Love em' or hate em', distribution tools are here to stay…
It’s rare to walk into any specialty coffee shop these days and not see a distribution tool of some kind sitting on the bar. Nearly every company that produces coffee tools has come out with their own version. They vary in shape, size, and material, but all accomplish the same task.
I know there are some purists who have grown accustomed to using their hand to flatten or distribute the grounds in their portafilter. They are resisting the distribution tool takeover, but to quote the Borg from Star Trek, “resistance is futile”. I know some feel as though it separates them from another portion of the process, and it’s a skill that shouldn’t just disappear. Yet, there are a few reasons why I am an avid supporter of the tool.
It eliminates one of the many possibilities of human error in the espresso preparation process. I don’t care if you’ve hand distributed every shot for the last decade, each of those swipes vary in ways that could effect your shot. Your hand motions are like snowflakes, no two are exactly the same. A distribution tool set to a specific depth, and spun the same number of times will always be so much more consistent.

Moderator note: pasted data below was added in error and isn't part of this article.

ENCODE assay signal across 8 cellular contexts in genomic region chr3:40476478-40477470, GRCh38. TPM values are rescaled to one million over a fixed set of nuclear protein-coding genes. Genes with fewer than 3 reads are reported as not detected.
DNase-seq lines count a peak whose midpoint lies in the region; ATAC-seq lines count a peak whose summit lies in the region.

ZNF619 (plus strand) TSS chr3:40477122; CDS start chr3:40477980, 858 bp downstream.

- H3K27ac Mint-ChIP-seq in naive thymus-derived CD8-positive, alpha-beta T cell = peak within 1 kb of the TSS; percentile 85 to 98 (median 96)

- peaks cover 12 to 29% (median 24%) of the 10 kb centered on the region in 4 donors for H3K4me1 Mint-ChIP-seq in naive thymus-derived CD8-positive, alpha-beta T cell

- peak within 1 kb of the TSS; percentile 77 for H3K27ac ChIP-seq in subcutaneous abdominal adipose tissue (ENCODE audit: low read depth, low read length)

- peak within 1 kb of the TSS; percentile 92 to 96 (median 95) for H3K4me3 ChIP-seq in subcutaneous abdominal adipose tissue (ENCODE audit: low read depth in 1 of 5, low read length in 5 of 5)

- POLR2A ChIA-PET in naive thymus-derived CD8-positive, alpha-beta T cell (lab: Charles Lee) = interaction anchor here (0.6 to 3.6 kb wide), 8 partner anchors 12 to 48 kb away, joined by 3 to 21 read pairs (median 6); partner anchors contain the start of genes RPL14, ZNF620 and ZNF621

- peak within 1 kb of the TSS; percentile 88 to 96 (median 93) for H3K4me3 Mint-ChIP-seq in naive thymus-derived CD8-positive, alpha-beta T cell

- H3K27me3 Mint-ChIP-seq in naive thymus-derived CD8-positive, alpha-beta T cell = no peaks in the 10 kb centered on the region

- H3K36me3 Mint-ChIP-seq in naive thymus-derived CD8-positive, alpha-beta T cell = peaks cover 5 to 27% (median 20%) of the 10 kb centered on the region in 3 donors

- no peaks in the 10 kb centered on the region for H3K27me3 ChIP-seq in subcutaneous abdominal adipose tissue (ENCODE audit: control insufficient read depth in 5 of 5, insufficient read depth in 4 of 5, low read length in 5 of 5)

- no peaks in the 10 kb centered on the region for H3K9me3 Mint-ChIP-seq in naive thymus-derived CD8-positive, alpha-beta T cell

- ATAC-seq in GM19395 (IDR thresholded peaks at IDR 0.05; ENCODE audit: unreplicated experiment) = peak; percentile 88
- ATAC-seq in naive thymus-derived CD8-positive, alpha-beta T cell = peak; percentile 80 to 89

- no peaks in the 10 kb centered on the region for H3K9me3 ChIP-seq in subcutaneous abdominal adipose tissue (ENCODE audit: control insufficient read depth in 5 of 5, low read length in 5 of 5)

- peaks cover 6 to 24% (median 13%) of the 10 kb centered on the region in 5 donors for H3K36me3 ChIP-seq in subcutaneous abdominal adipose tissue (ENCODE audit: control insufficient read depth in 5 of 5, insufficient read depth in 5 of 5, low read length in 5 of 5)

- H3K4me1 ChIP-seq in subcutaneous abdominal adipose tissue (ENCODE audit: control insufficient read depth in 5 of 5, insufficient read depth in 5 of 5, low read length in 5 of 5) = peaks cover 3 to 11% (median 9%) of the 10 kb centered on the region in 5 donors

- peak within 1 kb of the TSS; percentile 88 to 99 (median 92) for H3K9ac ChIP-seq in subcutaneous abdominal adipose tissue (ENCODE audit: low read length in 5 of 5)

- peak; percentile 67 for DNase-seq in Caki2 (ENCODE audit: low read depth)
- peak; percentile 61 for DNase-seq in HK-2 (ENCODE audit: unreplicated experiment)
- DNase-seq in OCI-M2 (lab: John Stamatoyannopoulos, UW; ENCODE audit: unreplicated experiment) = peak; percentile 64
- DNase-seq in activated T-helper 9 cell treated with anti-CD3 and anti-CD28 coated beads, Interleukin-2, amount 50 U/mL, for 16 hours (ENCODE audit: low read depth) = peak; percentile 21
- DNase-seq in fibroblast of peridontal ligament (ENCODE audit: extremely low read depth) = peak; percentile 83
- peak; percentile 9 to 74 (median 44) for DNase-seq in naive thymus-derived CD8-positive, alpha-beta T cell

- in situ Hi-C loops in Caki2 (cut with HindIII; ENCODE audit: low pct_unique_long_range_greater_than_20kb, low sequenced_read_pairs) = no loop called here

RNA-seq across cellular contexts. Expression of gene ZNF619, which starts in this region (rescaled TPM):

It minimizes wasted grounds. At home, or in the café, grounds that aren’t in the portafilter are money down the drain. Using a distribution tool cleanly flattens and grooms your espresso bed with little to no mess. The only issue I have is static causing small amounts of grounds to stick grooming portion of the tool. Otherwise, this tool keeps your coffee in the portafilter, the espresso in your cup, and your hard earned money from being wasted.
It is far more sanitary than using your fingers. Now at home, no one is going to pop in and shame you for touching your grounds, and put a “B” rating on your kitchen window. Yet, for someone like me who keeps a very clean home, espresso grinds on my hands tend to get on my portafilter handle, my milk pitchers, my jeans, and my cat. I’d rather not deal with it.
The biggest con to the distribution tool program is the cost. The original tool on the block is the Ona Coffee Distributor, otherwise known as the OCD. I have the 2.0 version, which costs $150. The other tools like the Saint Anthony Industries Wedge, the Pullman Chisel, and the Artpresso Design solo all vary in cost from $140-$200. They all vary a bit in terms of design aesthetic and functionality, but picking one up is something I'd highly recommend. They really will help smooth out your bar flow, save grounds, and make you more consistent shot to shot.